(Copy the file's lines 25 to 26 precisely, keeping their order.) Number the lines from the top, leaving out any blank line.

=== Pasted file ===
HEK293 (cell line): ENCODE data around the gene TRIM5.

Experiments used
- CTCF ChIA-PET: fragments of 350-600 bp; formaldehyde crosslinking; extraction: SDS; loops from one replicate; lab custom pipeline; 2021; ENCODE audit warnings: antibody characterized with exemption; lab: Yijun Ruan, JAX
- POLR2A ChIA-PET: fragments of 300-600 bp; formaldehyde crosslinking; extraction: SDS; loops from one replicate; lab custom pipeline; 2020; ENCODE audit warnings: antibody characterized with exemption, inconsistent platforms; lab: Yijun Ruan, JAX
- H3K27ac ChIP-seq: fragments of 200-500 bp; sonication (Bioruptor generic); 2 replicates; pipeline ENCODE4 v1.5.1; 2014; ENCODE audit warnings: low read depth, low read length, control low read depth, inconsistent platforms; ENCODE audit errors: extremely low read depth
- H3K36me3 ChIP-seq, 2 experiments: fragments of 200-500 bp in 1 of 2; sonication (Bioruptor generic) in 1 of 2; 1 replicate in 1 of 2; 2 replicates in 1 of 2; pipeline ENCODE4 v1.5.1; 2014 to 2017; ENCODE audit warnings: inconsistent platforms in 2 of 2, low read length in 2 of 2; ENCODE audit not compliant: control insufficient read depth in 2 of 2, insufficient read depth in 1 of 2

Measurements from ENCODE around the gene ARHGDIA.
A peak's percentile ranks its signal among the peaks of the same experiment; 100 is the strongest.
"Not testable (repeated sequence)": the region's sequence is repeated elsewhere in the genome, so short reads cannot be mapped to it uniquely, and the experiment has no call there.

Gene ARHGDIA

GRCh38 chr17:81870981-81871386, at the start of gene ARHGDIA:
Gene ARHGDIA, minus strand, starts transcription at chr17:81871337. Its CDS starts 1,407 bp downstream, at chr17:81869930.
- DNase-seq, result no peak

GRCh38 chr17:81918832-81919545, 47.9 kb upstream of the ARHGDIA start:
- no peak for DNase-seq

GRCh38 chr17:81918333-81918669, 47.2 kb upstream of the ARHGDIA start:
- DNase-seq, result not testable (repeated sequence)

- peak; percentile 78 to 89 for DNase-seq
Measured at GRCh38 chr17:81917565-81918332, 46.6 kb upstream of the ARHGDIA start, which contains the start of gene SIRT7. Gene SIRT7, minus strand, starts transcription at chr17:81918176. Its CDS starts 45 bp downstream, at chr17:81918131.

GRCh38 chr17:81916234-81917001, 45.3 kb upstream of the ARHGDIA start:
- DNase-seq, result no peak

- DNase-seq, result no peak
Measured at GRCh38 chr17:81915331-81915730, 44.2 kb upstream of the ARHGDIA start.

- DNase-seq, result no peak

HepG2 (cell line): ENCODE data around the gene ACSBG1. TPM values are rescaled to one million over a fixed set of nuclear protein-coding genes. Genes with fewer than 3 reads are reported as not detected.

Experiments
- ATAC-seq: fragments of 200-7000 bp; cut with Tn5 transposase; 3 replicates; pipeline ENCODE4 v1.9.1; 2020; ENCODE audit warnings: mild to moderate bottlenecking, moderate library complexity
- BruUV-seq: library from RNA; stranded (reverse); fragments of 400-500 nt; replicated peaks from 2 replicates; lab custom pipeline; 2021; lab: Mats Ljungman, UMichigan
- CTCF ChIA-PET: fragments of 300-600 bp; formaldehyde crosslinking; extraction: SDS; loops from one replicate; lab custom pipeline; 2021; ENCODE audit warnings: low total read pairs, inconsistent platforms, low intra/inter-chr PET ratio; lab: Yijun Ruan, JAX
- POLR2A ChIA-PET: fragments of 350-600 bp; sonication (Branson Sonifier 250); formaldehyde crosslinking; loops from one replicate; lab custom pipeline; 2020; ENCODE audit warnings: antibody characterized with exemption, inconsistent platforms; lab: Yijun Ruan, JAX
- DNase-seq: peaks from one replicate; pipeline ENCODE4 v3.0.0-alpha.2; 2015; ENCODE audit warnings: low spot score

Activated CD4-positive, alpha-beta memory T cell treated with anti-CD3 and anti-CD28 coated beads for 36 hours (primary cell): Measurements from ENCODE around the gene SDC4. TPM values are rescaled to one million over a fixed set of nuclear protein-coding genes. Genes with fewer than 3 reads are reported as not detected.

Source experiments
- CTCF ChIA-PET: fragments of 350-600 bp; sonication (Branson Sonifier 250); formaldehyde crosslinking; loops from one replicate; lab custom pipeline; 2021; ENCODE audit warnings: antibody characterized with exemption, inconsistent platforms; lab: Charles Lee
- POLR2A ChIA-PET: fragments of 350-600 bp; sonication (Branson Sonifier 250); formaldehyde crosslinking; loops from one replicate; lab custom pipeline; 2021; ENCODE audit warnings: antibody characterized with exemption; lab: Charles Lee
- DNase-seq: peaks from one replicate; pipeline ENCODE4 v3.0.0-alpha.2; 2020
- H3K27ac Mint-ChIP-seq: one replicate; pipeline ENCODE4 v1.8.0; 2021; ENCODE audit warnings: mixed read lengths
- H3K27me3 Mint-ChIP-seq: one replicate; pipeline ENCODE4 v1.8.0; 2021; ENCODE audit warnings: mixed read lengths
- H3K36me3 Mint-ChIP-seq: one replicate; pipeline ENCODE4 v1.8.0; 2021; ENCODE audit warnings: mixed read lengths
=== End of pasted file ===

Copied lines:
HepG2 (cell line): ENCODE data around the gene ACSBG1. TPM values are rescaled to one million over a fixed set of nuclear protein-coding genes. Genes with fewer than 3 reads are reported as not detected.

Experiments